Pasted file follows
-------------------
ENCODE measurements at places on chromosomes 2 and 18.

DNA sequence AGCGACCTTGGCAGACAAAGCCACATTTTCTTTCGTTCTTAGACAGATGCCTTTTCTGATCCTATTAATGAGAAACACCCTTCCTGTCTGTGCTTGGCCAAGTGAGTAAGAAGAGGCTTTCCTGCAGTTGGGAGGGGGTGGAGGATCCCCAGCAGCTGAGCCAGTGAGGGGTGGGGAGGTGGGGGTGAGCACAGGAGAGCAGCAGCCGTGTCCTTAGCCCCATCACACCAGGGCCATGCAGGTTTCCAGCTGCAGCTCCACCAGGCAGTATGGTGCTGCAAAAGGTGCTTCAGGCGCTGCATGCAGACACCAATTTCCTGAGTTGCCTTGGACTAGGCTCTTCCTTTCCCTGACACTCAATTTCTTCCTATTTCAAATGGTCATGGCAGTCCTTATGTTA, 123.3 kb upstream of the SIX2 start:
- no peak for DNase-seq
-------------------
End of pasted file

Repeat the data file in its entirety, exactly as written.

ENCODE measurements at places on chromosomes 2 and 18.

DNA sequence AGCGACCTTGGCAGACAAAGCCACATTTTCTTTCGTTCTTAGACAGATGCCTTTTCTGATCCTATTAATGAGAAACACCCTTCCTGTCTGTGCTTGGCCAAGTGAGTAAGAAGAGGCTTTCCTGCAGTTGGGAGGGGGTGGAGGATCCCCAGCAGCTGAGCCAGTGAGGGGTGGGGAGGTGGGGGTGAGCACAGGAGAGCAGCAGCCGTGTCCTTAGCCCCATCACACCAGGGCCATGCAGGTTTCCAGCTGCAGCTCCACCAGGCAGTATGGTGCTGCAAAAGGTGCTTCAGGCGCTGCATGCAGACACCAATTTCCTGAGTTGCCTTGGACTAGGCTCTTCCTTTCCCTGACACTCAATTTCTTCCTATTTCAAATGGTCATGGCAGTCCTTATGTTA, 123.3 kb upstream of the SIX2 start:
- no peak for DNase-seq